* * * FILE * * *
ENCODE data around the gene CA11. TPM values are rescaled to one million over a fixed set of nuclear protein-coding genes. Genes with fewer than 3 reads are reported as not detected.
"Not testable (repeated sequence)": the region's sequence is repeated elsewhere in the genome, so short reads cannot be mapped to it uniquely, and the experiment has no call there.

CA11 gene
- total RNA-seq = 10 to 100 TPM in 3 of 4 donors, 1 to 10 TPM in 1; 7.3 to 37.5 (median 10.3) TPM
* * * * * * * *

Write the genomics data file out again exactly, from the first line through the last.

ENCODE data around the gene CA11. TPM values are rescaled to one million over a fixed set of nuclear protein-coding genes. Genes with fewer than 3 reads are reported as not detected.
"Not testable (repeated sequence)": the region's sequence is repeated elsewhere in the genome, so short reads cannot be mapped to it uniquely, and the experiment has no call there.

CA11 gene
- total RNA-seq = 10 to 100 TPM in 3 of 4 donors, 1 to 10 TPM in 1; 7.3 to 37.5 (median 10.3) TPM